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February (No. 493)

493

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Rose revolution

Jacob’s Creek chief winemaker, Philip Laffer, believes Rosé will capture the imagination of wine drinkers during the hot months from December through to April.

His comments came with the release of Jacob’s Creek Shiraz Rosé, which will be available both domestically and in the United Kingdom.

The Rosé segment in Australia is small, representing around 2% of the bottled red wine market, according to AC Nielsen Scandata. However, compared with the previous moving annual total, rosé has experienced value growth of more than 80% in the 12 months ending October 2004.

Figures supplied to Grapegrower & Winemaker from the Australian Wine and Brandy Corporation, show that Rosé exports have also experienced phenomenal growth in 2003-04.

Exports have more than doubled, in litre terms, from 1,264,545L in 2002-03, to 2,546,113L in 2003-04. In value terms the rise is A$5,289,983 in 2002-03, and $10,103,851 in 2003-04.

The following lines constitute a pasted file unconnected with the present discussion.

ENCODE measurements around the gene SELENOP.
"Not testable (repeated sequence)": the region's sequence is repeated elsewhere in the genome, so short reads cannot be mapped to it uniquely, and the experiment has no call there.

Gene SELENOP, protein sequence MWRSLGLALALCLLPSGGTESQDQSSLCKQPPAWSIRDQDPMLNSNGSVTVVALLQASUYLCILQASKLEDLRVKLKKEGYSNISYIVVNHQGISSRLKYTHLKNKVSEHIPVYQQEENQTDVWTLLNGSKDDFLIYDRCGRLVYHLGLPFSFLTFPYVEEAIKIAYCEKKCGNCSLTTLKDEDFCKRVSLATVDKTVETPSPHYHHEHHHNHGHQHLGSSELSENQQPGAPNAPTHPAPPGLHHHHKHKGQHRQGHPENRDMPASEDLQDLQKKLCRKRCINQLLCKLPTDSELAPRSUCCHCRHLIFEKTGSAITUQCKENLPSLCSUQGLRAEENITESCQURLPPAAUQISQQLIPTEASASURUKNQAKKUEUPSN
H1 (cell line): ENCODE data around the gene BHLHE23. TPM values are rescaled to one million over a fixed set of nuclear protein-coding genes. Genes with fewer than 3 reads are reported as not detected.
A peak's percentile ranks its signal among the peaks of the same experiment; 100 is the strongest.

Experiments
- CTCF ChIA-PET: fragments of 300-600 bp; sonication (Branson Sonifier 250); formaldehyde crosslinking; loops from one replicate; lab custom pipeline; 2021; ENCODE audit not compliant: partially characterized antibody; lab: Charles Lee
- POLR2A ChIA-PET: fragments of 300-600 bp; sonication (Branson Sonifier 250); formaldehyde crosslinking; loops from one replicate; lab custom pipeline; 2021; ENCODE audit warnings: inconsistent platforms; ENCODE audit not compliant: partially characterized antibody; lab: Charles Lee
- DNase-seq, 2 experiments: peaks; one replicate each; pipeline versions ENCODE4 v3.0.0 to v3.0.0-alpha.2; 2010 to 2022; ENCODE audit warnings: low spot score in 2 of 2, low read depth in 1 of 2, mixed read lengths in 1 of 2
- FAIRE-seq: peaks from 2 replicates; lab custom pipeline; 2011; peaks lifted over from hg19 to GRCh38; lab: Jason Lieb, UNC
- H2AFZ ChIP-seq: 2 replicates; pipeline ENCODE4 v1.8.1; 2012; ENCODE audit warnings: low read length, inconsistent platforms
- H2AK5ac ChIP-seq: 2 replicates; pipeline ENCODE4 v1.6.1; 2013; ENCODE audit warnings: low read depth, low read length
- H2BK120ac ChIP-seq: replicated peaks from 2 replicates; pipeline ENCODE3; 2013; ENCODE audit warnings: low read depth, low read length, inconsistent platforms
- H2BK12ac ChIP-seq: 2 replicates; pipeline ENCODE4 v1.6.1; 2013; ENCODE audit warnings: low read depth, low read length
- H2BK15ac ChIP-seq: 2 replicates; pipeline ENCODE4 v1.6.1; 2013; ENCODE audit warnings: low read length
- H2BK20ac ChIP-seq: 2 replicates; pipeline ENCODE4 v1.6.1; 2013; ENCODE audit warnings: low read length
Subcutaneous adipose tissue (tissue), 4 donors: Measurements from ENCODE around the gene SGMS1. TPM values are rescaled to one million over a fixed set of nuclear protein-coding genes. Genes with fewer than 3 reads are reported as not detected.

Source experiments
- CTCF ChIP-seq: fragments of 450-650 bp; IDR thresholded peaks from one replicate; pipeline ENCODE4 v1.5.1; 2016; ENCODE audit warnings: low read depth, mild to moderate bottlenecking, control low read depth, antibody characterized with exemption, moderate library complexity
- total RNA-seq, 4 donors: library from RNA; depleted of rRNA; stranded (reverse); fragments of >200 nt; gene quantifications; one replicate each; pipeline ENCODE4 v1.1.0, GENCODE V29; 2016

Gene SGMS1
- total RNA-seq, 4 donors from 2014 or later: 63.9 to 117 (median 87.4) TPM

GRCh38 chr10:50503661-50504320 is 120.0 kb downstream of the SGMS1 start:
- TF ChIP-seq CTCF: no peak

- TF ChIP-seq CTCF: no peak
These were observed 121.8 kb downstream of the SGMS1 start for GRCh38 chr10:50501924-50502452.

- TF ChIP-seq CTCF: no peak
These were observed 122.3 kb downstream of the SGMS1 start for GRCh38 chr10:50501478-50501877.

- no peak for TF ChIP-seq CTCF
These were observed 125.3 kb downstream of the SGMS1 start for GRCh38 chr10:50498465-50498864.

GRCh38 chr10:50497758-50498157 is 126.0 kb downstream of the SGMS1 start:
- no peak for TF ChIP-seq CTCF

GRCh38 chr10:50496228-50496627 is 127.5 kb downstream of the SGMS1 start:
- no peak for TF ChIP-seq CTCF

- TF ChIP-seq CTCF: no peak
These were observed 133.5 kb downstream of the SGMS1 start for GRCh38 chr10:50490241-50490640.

In Australia, Shiraz and Cabernet Sauvignon dominate the bottled red wine category, collectively accounting for more than 44% of share.

“We will be discovering Rosé in great numbers, much in the same way it has taken off in Europe,” Laffer said.
“While it would be some time off, Rosé eventually could challenge white wine as the wine of choice in summer months,” he said.

Europe takes the majority of Australia’s Rosé exports, with 2,154,558L ($8,156,048). The UK consumption is 1,644,588L ($6,248,691). The Netherlands, historically a strong consumer of Rosé, takes 379,731L, (A$1,382,750).



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